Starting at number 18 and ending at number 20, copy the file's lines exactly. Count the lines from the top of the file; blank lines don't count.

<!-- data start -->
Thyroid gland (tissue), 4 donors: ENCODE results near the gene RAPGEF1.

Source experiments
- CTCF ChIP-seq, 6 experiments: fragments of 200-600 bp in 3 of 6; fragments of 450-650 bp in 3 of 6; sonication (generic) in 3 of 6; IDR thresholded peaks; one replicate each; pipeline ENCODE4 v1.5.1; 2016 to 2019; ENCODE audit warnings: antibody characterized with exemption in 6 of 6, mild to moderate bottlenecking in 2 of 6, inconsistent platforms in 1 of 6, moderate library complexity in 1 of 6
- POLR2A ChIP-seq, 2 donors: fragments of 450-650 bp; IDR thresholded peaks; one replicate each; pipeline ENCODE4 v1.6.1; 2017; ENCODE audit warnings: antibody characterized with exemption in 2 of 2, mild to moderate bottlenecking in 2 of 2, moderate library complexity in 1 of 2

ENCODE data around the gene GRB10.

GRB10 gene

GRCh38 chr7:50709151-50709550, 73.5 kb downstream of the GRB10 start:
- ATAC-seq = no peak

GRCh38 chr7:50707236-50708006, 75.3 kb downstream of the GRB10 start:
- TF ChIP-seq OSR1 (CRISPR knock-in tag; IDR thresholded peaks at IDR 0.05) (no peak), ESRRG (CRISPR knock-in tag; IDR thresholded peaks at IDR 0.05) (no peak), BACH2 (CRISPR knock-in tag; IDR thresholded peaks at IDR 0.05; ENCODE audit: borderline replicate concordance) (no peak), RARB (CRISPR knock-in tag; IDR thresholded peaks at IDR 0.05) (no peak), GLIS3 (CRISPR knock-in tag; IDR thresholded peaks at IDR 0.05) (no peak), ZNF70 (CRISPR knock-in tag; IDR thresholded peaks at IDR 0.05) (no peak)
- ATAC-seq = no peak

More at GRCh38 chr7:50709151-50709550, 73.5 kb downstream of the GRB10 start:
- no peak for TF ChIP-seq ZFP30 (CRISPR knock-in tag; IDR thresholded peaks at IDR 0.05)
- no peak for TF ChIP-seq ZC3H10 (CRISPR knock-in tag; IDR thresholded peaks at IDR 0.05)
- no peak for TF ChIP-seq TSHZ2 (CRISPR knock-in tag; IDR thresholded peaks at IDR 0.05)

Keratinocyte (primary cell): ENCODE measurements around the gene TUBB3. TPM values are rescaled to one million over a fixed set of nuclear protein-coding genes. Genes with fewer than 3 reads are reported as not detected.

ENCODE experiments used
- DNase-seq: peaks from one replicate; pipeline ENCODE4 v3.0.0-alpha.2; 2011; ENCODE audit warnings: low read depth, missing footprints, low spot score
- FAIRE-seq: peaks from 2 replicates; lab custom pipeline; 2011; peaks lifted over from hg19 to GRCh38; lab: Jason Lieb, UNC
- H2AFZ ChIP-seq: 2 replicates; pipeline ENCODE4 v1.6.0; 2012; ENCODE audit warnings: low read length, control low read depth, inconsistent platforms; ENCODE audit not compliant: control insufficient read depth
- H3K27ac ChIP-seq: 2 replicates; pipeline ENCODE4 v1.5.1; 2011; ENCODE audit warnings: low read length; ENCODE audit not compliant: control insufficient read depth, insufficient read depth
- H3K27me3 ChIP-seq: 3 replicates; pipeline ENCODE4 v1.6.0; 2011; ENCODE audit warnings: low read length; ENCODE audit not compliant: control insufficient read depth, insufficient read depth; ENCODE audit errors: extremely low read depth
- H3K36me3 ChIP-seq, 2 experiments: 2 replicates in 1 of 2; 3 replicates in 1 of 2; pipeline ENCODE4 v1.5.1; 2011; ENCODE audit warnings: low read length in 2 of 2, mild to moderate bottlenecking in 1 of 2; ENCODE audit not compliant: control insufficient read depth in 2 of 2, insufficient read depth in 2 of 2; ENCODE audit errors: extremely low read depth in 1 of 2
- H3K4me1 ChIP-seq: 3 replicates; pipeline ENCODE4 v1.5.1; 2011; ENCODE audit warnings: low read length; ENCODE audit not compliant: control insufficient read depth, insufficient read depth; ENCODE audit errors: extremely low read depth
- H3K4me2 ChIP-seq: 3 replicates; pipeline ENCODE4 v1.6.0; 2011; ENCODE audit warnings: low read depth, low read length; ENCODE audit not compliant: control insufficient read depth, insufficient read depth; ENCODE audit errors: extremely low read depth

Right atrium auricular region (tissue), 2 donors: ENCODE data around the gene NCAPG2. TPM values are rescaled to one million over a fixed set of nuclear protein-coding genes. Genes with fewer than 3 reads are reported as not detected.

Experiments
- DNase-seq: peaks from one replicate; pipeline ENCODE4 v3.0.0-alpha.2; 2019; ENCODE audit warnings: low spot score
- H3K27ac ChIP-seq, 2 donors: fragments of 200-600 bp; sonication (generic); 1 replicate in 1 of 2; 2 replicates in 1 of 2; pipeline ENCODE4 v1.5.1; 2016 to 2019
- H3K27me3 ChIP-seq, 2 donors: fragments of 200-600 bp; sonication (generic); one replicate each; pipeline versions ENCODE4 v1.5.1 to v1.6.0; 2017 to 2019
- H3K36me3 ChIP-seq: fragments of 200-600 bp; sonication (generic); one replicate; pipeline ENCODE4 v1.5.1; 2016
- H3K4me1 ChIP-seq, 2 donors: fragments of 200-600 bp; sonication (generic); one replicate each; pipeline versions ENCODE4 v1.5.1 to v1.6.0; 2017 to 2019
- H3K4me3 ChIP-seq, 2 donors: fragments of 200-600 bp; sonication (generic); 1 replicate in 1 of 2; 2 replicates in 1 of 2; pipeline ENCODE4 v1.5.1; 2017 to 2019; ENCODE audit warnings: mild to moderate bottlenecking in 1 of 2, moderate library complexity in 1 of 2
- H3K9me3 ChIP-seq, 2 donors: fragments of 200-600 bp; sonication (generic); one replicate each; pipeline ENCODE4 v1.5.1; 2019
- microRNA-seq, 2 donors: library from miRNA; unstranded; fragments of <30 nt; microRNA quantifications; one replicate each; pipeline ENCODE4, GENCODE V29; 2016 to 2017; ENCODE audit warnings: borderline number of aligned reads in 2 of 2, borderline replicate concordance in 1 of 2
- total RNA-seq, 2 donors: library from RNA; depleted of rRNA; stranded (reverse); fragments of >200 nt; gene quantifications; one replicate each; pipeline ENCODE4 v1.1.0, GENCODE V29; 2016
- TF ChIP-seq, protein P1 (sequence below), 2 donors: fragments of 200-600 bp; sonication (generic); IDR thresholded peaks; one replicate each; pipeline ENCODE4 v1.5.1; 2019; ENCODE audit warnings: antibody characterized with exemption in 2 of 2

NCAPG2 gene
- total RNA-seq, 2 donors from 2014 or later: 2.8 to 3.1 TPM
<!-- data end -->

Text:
- DNase-seq: peaks from one replicate; pipeline ENCODE4 v3.0.0-alpha.2; 2011; ENCODE audit warnings: low read depth, missing footprints, low spot score
- FAIRE-seq: peaks from 2 replicates; lab custom pipeline; 2011; peaks lifted over from hg19 to GRCh38; lab: Jason Lieb, UNC
- H2AFZ ChIP-seq: 2 replicates; pipeline ENCODE4 v1.6.0; 2012; ENCODE audit warnings: low read length, control low read depth, inconsistent platforms; ENCODE audit not compliant: control insufficient read depth